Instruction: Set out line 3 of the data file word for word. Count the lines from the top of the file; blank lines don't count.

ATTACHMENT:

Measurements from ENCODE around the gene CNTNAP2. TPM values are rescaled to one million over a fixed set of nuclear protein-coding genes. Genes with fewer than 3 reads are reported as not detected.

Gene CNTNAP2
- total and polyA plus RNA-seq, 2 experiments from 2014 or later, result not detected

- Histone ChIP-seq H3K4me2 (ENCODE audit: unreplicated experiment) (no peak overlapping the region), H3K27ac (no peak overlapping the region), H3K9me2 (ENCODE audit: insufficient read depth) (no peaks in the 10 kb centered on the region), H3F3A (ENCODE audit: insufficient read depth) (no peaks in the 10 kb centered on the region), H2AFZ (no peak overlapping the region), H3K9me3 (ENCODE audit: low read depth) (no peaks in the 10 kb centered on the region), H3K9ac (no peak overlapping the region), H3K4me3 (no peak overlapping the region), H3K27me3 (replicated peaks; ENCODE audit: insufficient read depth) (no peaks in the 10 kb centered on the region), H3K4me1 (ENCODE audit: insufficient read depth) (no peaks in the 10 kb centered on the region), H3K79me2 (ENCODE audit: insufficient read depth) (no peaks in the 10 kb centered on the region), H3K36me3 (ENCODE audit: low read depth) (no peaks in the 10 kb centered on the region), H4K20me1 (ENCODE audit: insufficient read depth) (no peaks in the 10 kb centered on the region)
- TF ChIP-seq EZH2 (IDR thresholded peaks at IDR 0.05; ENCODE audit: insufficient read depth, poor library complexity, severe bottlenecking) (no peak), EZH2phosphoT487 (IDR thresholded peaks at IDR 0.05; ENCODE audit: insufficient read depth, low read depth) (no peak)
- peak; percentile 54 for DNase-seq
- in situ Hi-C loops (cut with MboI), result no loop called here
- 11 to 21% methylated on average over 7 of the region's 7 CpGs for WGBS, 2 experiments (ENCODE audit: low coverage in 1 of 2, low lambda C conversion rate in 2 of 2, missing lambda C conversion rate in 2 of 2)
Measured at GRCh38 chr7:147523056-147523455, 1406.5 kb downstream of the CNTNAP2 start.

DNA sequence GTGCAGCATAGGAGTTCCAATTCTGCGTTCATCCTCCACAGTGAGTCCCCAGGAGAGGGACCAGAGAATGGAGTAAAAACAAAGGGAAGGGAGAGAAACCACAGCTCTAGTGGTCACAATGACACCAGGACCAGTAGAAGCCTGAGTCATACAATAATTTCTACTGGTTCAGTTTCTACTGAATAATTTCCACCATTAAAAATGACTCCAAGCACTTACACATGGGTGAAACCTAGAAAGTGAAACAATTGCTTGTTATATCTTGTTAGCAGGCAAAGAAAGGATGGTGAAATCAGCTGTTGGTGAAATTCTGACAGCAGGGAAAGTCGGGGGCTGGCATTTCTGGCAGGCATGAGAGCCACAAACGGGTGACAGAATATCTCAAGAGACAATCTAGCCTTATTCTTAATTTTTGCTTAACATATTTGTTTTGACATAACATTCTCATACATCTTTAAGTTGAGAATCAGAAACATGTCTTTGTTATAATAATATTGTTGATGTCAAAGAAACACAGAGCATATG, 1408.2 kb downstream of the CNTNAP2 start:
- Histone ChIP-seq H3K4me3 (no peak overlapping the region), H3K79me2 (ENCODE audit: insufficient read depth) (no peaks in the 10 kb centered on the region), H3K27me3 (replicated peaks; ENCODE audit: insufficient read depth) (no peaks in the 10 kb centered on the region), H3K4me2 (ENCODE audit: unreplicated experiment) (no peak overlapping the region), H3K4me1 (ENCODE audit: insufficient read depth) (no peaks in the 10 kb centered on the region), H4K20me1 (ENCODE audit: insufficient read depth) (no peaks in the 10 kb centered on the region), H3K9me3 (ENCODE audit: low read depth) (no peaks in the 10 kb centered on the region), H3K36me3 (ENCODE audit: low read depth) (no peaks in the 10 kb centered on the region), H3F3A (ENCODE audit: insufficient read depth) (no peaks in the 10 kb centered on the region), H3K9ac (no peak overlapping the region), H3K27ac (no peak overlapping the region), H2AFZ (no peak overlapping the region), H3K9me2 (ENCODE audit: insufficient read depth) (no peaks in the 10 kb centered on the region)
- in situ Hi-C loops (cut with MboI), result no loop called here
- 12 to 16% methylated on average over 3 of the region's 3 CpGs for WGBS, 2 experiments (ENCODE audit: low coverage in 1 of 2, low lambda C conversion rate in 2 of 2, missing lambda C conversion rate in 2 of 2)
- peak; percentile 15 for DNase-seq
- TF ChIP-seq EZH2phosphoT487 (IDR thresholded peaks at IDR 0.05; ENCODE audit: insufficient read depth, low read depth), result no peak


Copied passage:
- total and polyA plus RNA-seq, 2 experiments from 2014 or later, result not detected